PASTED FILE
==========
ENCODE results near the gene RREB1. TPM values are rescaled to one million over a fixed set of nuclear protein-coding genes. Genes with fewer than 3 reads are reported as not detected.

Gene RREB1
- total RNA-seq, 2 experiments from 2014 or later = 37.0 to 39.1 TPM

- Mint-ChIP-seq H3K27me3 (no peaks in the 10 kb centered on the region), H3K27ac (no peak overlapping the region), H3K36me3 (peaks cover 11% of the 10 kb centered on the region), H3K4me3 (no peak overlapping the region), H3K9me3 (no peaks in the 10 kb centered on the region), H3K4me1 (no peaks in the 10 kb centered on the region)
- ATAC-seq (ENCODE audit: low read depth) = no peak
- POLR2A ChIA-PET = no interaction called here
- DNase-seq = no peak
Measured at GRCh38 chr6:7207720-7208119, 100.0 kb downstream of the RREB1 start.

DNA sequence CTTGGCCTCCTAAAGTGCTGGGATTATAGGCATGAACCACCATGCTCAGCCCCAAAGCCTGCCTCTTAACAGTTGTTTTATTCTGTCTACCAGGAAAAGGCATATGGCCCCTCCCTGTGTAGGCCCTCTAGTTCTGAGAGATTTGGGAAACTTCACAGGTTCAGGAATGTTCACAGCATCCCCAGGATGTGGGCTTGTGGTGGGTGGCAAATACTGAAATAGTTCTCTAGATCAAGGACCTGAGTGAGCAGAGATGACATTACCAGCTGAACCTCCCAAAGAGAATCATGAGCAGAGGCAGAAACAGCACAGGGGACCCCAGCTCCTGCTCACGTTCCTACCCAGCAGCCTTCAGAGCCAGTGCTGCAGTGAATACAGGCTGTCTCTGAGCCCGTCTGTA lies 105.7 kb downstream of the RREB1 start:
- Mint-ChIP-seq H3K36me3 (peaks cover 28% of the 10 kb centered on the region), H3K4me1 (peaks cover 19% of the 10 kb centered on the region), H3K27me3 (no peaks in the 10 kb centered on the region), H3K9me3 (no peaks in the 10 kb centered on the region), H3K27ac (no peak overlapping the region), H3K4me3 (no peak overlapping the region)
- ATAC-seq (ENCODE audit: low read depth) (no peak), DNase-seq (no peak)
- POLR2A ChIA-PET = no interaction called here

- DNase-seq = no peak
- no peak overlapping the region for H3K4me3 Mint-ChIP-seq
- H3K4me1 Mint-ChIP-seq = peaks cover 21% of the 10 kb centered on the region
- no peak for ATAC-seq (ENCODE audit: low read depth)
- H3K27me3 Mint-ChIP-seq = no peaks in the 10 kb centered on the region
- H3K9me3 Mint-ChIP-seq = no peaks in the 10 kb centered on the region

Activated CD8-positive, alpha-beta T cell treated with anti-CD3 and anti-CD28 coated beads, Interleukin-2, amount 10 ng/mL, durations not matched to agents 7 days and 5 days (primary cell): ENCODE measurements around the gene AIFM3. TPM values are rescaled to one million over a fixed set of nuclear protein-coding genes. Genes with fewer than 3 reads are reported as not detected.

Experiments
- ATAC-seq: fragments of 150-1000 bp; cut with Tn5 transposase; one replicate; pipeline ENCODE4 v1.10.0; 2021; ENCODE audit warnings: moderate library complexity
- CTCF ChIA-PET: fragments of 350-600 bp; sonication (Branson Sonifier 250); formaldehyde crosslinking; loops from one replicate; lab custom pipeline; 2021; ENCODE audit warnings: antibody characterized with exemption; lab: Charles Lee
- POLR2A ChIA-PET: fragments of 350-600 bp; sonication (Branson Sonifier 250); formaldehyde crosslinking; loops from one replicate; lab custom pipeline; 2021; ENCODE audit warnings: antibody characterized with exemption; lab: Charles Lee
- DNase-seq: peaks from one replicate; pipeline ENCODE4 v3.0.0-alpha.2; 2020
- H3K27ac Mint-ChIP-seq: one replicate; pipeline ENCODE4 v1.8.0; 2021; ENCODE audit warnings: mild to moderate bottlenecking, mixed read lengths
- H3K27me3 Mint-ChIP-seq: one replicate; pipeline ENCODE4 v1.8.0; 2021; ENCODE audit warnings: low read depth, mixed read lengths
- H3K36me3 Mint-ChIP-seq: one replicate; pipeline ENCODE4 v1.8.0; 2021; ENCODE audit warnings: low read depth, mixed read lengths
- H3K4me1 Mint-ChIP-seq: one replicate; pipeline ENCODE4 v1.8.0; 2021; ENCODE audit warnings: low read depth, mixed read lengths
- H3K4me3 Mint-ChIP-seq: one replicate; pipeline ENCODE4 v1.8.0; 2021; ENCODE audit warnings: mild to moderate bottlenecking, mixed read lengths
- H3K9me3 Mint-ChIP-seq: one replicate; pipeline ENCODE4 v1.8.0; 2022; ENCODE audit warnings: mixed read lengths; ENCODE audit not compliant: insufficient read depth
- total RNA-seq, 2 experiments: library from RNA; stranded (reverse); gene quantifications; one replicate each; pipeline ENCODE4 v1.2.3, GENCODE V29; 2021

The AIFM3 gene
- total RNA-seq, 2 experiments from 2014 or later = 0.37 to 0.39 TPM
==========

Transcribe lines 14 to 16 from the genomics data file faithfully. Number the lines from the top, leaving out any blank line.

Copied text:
- no peak overlapping the region for H3K4me3 Mint-ChIP-seq
- H3K4me1 Mint-ChIP-seq = peaks cover 21% of the 10 kb centered on the region
- no peak for ATAC-seq (ENCODE audit: low read depth)